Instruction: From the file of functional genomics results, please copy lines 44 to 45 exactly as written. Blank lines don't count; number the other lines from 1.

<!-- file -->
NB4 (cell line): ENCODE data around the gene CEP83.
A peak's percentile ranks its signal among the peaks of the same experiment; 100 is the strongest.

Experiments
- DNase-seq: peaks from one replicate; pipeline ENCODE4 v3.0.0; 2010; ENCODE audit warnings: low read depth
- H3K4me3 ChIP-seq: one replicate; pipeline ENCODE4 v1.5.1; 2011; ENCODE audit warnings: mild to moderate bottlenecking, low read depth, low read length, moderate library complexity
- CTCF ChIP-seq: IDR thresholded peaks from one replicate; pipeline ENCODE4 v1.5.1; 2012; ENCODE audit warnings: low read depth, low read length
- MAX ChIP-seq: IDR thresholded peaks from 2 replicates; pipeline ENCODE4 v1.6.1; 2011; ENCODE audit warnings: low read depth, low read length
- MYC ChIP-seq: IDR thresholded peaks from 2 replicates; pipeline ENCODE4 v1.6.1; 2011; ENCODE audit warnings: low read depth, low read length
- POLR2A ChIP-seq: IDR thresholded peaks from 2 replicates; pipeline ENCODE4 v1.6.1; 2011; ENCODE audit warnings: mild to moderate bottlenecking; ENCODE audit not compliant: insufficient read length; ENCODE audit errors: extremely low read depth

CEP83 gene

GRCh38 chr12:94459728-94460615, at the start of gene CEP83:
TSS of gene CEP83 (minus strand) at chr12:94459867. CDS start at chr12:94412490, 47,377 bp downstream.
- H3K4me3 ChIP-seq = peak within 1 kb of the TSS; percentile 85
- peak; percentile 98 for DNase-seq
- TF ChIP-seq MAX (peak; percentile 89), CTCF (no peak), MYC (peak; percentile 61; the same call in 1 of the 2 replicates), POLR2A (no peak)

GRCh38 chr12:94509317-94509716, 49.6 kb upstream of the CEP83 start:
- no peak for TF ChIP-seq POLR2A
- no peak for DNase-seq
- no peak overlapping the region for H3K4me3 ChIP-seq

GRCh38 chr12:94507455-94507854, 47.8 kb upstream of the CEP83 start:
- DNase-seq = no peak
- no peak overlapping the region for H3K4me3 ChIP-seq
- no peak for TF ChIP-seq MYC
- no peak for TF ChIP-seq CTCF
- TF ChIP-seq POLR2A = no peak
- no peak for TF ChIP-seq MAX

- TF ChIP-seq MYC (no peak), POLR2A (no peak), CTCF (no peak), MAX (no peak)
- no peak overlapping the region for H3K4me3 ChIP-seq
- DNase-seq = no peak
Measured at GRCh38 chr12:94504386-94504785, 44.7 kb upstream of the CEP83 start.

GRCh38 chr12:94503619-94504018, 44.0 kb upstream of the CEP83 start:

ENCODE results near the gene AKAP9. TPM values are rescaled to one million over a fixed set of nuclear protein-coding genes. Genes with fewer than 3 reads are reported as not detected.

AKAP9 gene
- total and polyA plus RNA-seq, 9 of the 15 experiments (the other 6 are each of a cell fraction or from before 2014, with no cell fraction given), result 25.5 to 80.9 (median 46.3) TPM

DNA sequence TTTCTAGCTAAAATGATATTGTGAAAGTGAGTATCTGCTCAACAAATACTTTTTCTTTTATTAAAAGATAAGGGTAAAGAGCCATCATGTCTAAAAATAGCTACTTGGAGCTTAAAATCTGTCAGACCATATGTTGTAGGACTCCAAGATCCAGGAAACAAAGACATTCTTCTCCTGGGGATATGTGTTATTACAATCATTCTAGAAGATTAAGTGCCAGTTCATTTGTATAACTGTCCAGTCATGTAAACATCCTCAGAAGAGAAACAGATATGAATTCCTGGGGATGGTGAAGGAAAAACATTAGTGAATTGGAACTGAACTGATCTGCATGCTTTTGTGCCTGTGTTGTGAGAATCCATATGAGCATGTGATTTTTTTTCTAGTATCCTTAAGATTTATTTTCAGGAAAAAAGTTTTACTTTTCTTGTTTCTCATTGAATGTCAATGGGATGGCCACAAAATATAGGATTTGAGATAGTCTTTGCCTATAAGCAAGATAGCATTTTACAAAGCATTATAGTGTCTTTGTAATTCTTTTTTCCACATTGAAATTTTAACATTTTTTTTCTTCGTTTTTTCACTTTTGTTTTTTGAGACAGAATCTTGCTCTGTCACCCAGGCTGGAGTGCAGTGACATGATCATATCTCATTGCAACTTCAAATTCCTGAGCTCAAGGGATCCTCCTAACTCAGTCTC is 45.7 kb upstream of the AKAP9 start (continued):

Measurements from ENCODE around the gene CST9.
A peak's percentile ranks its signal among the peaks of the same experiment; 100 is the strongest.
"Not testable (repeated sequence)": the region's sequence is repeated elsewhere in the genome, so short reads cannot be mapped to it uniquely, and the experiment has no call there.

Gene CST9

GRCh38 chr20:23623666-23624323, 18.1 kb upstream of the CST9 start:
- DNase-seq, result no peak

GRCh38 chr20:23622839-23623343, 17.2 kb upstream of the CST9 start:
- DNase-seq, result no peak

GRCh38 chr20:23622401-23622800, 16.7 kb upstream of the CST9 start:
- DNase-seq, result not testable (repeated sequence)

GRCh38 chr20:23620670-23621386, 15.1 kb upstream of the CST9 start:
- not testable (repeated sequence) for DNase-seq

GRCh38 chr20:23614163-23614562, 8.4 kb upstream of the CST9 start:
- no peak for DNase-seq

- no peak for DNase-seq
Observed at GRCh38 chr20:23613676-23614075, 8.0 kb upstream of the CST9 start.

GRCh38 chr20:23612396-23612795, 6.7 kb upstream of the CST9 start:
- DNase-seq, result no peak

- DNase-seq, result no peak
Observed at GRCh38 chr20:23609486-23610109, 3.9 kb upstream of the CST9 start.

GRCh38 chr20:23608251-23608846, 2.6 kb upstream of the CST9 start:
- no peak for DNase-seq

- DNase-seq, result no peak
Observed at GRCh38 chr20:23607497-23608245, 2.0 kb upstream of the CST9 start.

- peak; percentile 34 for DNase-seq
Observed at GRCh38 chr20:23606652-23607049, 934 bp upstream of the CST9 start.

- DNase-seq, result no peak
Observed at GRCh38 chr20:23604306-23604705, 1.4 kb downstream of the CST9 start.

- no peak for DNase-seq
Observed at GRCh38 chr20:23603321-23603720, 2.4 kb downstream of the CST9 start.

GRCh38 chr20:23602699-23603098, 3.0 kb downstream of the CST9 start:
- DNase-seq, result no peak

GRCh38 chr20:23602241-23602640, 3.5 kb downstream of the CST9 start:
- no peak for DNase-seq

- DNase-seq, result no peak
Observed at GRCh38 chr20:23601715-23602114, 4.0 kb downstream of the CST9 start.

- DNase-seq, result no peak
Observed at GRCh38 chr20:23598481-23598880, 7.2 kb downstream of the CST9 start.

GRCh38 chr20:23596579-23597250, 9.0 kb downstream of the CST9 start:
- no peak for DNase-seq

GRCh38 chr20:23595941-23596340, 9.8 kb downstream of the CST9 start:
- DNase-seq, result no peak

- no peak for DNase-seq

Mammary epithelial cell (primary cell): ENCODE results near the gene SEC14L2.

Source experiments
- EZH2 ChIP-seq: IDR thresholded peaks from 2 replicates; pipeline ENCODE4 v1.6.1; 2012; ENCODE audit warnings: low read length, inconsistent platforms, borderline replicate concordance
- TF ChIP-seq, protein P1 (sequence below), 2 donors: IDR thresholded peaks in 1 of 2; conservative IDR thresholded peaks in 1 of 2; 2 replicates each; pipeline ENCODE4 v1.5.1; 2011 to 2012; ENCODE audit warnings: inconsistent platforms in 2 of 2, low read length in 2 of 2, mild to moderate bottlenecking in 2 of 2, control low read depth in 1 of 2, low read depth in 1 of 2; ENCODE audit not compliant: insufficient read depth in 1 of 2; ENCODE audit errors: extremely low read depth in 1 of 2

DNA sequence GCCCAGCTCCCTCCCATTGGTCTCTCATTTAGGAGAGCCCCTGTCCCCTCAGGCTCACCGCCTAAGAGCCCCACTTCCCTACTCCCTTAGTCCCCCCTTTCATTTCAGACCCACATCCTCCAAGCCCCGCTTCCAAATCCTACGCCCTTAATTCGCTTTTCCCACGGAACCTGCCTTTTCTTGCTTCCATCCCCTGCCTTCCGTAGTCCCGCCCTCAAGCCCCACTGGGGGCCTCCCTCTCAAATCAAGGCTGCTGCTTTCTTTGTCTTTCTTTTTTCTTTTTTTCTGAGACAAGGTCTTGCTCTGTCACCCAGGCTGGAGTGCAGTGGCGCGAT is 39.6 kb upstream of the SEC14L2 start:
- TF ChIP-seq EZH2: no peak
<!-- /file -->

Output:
GRCh38 chr20:23622401-23622800, 16.7 kb upstream of the CST9 start:
- DNase-seq, result not testable (repeated sequence)